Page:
Goodrich-Rabobank Interest Rate Swap
In 1983, both B.F. Goodrich and Rabobank needed to execute external financing in order to raise 50 million dollars for ongoing operations. Goodrich wanted to raise the money through debt financing, but because their bonds were BBB- rated, they would have to pay a steep interest rate for a fixed rate. However, the Solomon brothers had an idea. Goodrich could borrow with a floating rate that was tied to LIBOR and then swap interest payments with a Euromarket bank that had raised funds in the fixed rate Eurobond market. A London bank approached Rabobank and proposed a large fixed rate Eurobond issue with the intention of swapping interest payments with a US corporation.
Goodrich offered a 50 million dollar, noncallable 8 year bond, semiannual payments that will pay the LIBOR rate + 50 basis points. On the same day Rabobank issued a 50 million dollar, noncallable 8 year bond with an annual coupon fixed at 11 percent. The two issuers executed a swap with the Morgan Guaranty Bank as an intermediary guarantor. Goodrich agreed to pay Morgan bank $5.5 million once each year for 8 years to cover the 11% fixed coupon. Morgan bank agreed to pay Goodrich 8 years of semiannual payments. It would be the LIBOR minus a discount. Similarly, Morgan bank agreed to pay Rabobank 5.5 million once a year for 8 years and Rabobank agreed to pay the Morgan bank the 8 years of semiannual payments at LIBOR – x. Morgan also received from Goodrich a one-time initial fee of $125,000 and an undisclosed annual fee for the each of next 8 years.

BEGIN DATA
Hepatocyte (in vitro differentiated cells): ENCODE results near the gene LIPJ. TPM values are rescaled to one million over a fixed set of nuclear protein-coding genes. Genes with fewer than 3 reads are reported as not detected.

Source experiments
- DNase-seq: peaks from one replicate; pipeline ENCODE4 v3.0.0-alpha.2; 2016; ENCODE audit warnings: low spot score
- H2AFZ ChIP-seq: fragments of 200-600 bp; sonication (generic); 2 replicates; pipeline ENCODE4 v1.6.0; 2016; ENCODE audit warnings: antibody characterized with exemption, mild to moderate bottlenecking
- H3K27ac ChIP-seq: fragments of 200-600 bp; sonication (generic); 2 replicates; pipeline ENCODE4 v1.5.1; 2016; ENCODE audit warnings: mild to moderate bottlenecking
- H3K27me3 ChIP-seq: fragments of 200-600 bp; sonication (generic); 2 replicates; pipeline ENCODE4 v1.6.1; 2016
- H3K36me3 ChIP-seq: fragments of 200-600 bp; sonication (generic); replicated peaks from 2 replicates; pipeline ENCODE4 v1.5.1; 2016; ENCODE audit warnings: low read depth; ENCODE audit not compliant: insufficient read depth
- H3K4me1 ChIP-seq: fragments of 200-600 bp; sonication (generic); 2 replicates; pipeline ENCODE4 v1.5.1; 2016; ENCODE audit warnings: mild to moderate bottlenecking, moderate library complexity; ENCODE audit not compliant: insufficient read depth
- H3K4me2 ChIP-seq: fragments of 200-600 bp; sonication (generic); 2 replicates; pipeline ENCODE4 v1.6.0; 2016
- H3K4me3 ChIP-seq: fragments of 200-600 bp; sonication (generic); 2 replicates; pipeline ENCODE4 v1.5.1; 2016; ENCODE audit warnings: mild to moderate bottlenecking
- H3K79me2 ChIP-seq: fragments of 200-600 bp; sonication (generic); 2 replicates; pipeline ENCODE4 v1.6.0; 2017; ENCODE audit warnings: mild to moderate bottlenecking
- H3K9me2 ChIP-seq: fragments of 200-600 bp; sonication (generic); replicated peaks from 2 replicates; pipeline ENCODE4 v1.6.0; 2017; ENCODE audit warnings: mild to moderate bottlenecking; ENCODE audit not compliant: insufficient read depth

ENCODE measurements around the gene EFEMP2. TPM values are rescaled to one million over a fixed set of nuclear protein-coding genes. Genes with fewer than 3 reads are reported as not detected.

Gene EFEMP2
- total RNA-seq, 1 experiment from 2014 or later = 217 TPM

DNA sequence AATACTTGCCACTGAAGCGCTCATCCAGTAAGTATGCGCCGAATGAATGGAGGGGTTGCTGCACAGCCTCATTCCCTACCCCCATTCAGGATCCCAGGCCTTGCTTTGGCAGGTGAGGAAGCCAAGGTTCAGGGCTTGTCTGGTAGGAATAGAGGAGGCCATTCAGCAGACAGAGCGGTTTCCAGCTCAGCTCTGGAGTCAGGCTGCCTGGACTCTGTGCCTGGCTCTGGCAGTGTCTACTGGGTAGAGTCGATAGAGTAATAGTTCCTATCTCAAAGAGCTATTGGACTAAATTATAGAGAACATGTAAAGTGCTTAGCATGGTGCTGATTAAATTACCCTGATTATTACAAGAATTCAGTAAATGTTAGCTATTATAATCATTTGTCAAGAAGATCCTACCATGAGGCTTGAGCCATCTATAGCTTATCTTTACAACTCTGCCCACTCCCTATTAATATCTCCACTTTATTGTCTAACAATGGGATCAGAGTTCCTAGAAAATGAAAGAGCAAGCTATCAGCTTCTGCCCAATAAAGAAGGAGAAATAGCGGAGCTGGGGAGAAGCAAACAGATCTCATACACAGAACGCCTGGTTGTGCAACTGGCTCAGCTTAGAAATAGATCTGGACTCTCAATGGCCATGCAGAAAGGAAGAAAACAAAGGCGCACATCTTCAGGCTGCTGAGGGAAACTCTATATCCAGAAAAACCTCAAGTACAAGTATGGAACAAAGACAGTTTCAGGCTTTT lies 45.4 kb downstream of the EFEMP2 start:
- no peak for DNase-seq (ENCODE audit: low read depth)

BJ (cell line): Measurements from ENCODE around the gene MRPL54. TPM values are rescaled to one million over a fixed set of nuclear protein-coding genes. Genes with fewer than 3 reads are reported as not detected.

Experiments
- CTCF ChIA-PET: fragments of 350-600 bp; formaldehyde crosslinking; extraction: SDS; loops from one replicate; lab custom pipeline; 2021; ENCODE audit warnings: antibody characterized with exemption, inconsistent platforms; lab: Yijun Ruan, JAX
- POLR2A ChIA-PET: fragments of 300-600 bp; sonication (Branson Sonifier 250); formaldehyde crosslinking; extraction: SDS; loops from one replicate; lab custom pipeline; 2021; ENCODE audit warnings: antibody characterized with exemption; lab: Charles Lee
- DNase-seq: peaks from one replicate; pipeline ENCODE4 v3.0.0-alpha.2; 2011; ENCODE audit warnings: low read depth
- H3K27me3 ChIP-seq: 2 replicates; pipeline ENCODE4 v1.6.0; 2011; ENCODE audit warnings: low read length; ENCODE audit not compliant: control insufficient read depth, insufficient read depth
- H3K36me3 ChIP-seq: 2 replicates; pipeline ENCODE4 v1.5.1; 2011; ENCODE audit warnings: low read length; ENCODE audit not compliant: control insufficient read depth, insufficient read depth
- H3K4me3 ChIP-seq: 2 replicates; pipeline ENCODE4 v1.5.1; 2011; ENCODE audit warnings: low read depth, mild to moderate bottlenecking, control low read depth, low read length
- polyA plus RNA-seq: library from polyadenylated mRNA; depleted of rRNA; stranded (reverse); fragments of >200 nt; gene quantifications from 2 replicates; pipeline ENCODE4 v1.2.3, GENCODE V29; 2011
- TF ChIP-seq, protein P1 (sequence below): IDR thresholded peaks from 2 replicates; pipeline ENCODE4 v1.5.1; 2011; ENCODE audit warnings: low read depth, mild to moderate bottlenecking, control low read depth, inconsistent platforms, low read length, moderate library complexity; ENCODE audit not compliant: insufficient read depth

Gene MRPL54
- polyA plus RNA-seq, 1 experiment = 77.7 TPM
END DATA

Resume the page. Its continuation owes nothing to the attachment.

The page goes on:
Goodrich has to pay out the LIBOR + .5% and gets the LIBOR – x and then subtract the 10.7% which is the fixed rate for AAA Eurobonds that Rabobank will have. So you get that Goodrich will receive x + 11.2%. Morgan has to pay LIBOR – x and get the LIBOR – y + 10.7% - 10.7%. After doing the math, Morgan receives x-y in total fees and they could be anywhere between 8 and 37.5 basis points. Rabobank will...
Please join StudyMode to read the full document